A week after suspending the superintendent, the South San Antonio Independent School District board of trustees voted 3-0 with one abstention Thursday to strip the board president of his title and name a new president.
Board President Ernesto Arrellano Jr. was absent, along with trustees Gina Villagomez and Shirley Ibarra.
Trustee Gilbert Rodriguez moved to nominate himself as president and trustee Stacey Alderete as board secretary and leave board Vice President Homer Flores in his current position. Voting in favor were Rodriguez, Flores and Alderete; trustee Connie Prado abstained before walking out of the meeting.
Typically, school boards name new officers after an election.
Before voting, Rodriguez said Arrellano was not worthy of being board president after a live microphone on Nov. 17 captured a private conversation between Arrellano and Marc Puig, the superintendent, who is on paid leave pending an outcome of an investigation into the conversation. Arrellano and Puig discussed hiring a consultant to oversee construction projects, an item tabled during that meeting.
Rodriguez also called for Arrellano’s resignation from the board Thursday and said the conversation between Arrellano and Puig constituted “borderline criminal activity.”
After going into closed session at the Nov. 17 meeting, Puig and Arrellano stood on the dais and talked about the consultant position, with Arrellano assuring the superintendent that the board would approve the hire at a later date. Puig compared the consultant he wanted to hire to Arrellano’s brother, who is in construction, and said both had the appropriate skills for the job.
Arrellano said, “I’m going to step down so that you can hire my brother.” He later said he made that comment in jest.
Puig responded, “Well, give me hiring authority, and you can.” The rest of his sentence is not audible on the meeting video.
At the Dec. 6 meeting, the board unanimously voted to suspend Puig with pay because of the conversation with Arrellano. The board also voted to commission a second transcript of the conversation between Puig and Arrellano, neither of whom knew the microphone was on at the time. Trustees claimed the transcript they reviewed at that meeting did not contain the full contents of the conversation.
A similar motion to reorganize the school board failed at the Dec. 6 meeting, with Arrellano, Prado, Ibarra and Villagomez voting against the realignment of board officers.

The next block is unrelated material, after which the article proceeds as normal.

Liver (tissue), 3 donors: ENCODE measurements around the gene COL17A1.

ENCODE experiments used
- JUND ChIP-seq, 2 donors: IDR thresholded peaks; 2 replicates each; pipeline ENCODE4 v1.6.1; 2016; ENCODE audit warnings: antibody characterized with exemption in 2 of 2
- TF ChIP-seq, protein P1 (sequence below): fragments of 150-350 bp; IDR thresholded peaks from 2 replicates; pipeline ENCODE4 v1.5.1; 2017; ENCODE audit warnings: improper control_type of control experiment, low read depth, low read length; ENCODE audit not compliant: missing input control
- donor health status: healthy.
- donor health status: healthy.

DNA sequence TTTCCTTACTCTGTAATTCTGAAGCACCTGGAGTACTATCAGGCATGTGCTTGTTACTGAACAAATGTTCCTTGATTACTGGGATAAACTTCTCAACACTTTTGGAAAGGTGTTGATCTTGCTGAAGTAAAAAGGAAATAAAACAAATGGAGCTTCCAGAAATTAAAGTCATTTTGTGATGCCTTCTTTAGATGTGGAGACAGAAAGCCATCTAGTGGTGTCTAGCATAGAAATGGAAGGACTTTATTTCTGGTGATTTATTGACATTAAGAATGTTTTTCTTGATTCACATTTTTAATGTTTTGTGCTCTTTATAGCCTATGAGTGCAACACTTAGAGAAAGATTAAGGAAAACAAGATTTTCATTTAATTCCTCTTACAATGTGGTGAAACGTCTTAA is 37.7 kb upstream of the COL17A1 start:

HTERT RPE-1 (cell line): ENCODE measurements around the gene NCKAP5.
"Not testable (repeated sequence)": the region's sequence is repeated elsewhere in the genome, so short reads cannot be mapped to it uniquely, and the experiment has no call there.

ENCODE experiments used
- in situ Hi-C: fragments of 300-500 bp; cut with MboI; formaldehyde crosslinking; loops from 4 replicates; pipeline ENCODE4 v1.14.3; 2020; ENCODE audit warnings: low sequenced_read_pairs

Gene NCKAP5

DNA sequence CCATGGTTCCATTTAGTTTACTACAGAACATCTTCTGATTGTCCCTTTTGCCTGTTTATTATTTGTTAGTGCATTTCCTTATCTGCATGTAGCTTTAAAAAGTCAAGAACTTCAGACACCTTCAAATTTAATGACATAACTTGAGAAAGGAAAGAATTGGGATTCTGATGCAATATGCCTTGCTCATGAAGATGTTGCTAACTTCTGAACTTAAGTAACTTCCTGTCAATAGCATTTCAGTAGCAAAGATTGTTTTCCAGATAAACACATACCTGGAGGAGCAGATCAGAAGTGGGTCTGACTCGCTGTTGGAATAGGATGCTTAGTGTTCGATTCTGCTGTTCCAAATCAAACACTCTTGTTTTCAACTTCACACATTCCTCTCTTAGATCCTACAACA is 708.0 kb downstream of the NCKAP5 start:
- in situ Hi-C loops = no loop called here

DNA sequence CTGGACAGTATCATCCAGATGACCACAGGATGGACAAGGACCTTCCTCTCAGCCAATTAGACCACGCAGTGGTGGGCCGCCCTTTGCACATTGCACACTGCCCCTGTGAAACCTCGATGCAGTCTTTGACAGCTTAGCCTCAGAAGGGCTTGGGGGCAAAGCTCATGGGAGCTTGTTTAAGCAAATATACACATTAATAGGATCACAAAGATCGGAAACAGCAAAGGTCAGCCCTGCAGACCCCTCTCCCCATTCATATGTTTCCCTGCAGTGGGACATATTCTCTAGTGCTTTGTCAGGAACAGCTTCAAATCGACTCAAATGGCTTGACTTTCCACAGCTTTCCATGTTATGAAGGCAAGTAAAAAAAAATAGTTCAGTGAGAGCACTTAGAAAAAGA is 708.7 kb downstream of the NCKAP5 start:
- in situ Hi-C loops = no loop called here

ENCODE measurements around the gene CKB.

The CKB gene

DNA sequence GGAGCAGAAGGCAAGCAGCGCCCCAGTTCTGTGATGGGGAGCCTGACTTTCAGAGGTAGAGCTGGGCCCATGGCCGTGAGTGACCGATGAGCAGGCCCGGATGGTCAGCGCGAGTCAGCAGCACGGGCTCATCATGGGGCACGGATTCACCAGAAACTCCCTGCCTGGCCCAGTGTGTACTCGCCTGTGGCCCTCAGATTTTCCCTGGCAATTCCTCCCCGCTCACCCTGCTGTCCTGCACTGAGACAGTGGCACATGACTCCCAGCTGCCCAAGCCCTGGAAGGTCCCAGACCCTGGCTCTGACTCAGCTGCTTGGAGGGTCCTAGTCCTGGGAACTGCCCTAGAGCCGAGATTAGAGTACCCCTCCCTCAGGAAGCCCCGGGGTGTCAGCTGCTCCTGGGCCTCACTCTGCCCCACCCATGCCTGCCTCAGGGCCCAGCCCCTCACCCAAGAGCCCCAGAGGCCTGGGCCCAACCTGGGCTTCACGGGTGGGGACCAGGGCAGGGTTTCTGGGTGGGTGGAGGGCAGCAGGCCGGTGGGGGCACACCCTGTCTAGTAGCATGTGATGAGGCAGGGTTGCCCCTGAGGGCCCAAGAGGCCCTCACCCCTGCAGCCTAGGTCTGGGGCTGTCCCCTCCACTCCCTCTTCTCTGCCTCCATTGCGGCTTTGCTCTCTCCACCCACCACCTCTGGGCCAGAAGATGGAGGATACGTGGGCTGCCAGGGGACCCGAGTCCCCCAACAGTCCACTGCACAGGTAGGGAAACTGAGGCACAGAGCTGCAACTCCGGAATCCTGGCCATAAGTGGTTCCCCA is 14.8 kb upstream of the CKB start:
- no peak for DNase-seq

Rodriguez said Thursday that Arrellano lacked “moral fiber” and should hold himself accountable like he held Puig accountable last week.
“It’s mind-boggling how he uses that transcript and information available to hold the superintendent accountable, but it doesn’t fit him,” Rodriguez said of Arrellano. “It’s not good enough to hold himself accountable, which he’s had plenty of opportunity to do, and I have a problem with that. I have a problem with that as a taxpayer. I have a problem with that as a trustee. I have a problem with that as a person. And I definitely have a problem with that as a parent with kids in the school district.”
Alderete echoed Rodriguez, saying Arrellano deserved to be “punished” along with Puig.
Flores questioned whether Puig and Arrellano had other conversations similar to what was recorded at the Nov. 17 meeting.
“There probably have been multiple meetings just like that, where conversations have taken place that nobody else heard,” he said, “but that night, it came out.”
While Puig is on leave, Henry Yzaguirre is serving as interim superintendent. Yzaguirre most recently served as Southside ISD’s executive director of operations and construction.
On Nov. 29, the Texas Education Agency notified the board and Puig in a letter that the agency had opened another investigation into South San ISD. The action came just three months after the TEA concluded a two-year investigation that resulted in the placement of a state-appointed monitor to oversee the school board.
The TEA is investigating complaints the agency has received. The complaints claim the school board has interfered with the superintendent’s duties, including “getting involved with the suspension of a term employee and attempting to make employment recommendations for the chief financial officer,” the letter states.